For anyone who has read London Belongs to Me and wanted the story to go on and on despite its doorstop heft, a treat awaits you in Bond Street Story.  And speaking of treats, a cosy English novel that ticks a plethora of boxes would not be complete without the lusty description of a good tea.

'As soon as the room was to rights again, Mr Privett went through into the scullery and put on the kettle.  Then he arranged the tea tray with the cups and saucers.  And, going over to the cupboard he took out the large circular cake tin with the portrait of Queen Mary on the lid.  It was the remains of a chocolate cake that was inside.  Thick chocolate on top.  Then broad veins of brown sponge with white cream running thickly across it.  It looked rich and geologic.  Mr Privett cut two generous slices and put them on a plate beside the empty teapot.  Even so he was sorry that it was chocolate.  Fruit cake, he knew, was what Mr Bloot preferred.  Cut from the solid block.  The dark kind with preserved cherries in it.  Marzipan icing on the top if you like.  Even shredded coconut.  But definitely fruit.  And preferably cherry.'

Absolutely wonderful!

23 February 2017

Edward Bawden's London by Peyton Skipwith & Brian Webb


The world of Tirzah Garwood and the artists of Great Bardfield have stayed with me since finishing her compelling autobiography Long Live Great Bardfield.  As luck would have it, I own a book featuring some of Edward Bawden's work so off the shelves it came.

'It is unlikely that Bawden's parents ever took him to London, so he had had little or no experience of city life when he enrolled, as a distinctly gauche student, at the Royal College of Art in September 22.  On his first day he met and formed an enduring friendship with another 19-year-old, Eric Ravilious.  Like Bawden, Ravilious, who was also destined for the Design School, was a scholarship boy, having won a bursary from Eastbourne School of Art.  The two young men were diametrically different in character: Bawden was taciturn, monosyllabic and unsociable, while Ravilious was gregarious, fun-loving and outgoing - an attraction of opposites.'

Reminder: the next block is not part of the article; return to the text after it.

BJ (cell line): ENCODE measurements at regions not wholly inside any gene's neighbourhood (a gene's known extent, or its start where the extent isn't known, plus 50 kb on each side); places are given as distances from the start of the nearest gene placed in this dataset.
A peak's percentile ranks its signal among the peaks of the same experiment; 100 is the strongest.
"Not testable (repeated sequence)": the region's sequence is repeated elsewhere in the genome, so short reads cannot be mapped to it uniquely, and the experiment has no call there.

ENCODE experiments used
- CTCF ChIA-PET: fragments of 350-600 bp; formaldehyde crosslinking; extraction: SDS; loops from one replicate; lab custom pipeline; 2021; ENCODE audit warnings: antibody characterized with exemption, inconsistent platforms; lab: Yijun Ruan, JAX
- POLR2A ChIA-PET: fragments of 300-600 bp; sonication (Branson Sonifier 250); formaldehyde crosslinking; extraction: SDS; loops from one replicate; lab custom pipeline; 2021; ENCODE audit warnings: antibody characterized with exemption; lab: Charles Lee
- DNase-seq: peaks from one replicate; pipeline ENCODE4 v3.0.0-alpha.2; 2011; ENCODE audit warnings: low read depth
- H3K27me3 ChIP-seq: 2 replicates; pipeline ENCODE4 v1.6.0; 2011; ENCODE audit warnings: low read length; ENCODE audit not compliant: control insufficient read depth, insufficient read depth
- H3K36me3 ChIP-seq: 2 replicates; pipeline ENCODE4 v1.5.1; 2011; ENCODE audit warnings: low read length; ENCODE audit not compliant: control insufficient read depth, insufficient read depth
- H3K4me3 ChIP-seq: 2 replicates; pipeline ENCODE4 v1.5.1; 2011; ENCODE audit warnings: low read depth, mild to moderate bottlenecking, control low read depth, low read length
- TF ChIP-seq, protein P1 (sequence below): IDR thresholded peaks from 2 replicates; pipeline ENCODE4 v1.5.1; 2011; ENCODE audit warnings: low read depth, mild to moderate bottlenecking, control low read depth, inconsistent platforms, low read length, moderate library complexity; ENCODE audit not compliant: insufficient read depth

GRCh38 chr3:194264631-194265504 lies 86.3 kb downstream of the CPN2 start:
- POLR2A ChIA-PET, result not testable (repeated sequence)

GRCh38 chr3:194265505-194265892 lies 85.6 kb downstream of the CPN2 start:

This biography and collection of sketches, posters and paintings make a very nice companion piece to Tirzah's book.

 Painting of Bawden in his studio by Eric Ravilious
1930

With a trip to London on the horizon, I looked on my shelves for a book that drops me right onto Piccadilly...minus the diesel fumes.  Bond Street Story by Norman Collins is fitting the bill nicely.  It has all the depth and richness of London Belongs to Me but instead of a boarding house as the central location, this book features Rammell's, a bustling department store.  It's wonderful, but a bit of a struggle not to visualize scenes from Are You Being Served?.  

15 February 2017

Terms & Conditions by Ysenda Maxtone Graham

As a Canadian, the English school system remains something of a mystery despite daily doses of the BBC, Woman's Hour, English novels, and The Archers.  During my last trip to London I asked Rachel (Book Snob) to explain O levels, A levels and GCSEs .  One morning, during breakfast at my B&B, a guest mentioned his gentleman's third degree followed by me asking what that meant.  In simple terms his education was heavy on fun and light on studying into the wee hours.  But girls' boarding schools, set in the countryside, well that sounds like a bit of heaven on earth, doesn't it.  Oh dear....

'For a start, entrance was through the back door, not the front door.  One of the first things my interviewees learned, on arrival at the actual school and as soon as their parents drive away, was that no pupil went up the main stairs.  The beautiful, beckoning, curvy-banistered staircase in the pot-pourri-scented hall of the main house, with its deep-ticking grandfather clock - this was not only out of bounds but rarely even glimpsed.'